As you read the articles in this special issue, not only do we hope you learn from each study individually, but are also able to appreciate the overall themes of muscle activation and strength, effectiveness of therapeutic interventions, patient populations, and improved research designs and measured outcomes. Each of these themes contributes to the goal of continued pursuit toward improved care and rehabilitation for patients with shoulder pathology. We hope you may learn from and integrate findings from the articles in this shoulder thematic issue to enhance your research and practice.

References

  • 1.

    Contemori SBiscarini A. Isolated infraspinatus atrophy secondary to suprascapular nerve neuropathy results in altered shoulder muscles activity. J Sport Rehabil. 2019;28:XX. doi:10.1123/jsr.2017-0232

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  • 2.

    Kamali FSinaei EMorovati M. Comparison of upper trapezius and infraspinatus myofascial trigger point therapy by dry needling in overhead athletes with unilateral shoulder impingement syndrome. J Sport Rehabil. 2019;28:XX. doi:10.1123/jsr.2017-0207

    • Crossref
    • Search Google Scholar
    • Export Citation
  • 3.

    Pexa BSRyan EDHibberd EETeel ERucinski TJMyers JB. Infraspinatus cross-sectional area and shoulder range of motion change following live-game baseball pitching. J Sport Rehabil. 2019;28:XX. doi:10.1123/jsr.2017-0158

    • Crossref
    • Search Google Scholar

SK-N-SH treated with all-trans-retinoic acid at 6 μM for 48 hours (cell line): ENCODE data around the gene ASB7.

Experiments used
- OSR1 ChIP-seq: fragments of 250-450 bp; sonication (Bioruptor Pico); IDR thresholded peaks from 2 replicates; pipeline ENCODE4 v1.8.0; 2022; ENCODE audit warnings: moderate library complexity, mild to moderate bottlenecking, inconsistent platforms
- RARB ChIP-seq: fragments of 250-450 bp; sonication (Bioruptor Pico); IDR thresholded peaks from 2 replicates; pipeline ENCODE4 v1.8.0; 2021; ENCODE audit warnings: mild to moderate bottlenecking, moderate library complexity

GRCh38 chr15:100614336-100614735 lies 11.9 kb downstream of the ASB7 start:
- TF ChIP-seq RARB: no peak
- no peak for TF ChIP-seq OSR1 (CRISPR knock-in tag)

• Export Citation
  • 4.

    Yu I-YLee D-KKang MJOh J-S. Effects of 3 infraspinatus muscle strengthening exercises on isokinetic peak torque and muscle activity. J Sport Rehabil. 2019;28:XX. doi:10.1123/jsr.2017-0110

    • Crossref
    • Search Google Scholar
    • Export Citation
  • 5.

    Abe TLoenneke JPThiebaud RSLoftin M. The bigger the hand, the bigger the difference? Implications for testing strength with 2 popular handgrip dynamometers. J Sport Rehabil. 2019;28:XX. doi:10.1123/jsr.2017-0189

    • Crossref
    • Search Google Scholar
    • Export Citation
  • 6.

    Kim J-SKim M-HAhn D-HOh J-S. Comparison of shoulder protraction strength and electromyography activity of serratus anterior and pectoralis major in subjects with or without a wingedscapula. J Sport Rehabil. 2019;28:XX. doi:10.1123/jsr.2018-0059

    • Crossref
    • Search Google Scholar
    • Export Citation
  • 7.

    Gulpinar DOzer STYesilyapra SS. Effects of rigid and kinesio taping on shoulder rotation motions, posterior shoulder tightness, and posture in overhead athletes: a randomized controlled trial. J Sport Rehabil. 2019;28:XX. doi:10.1123/jsr.2017-0047

    • Crossref
    • Search Google Scholar
    • Export Citation
  • 8.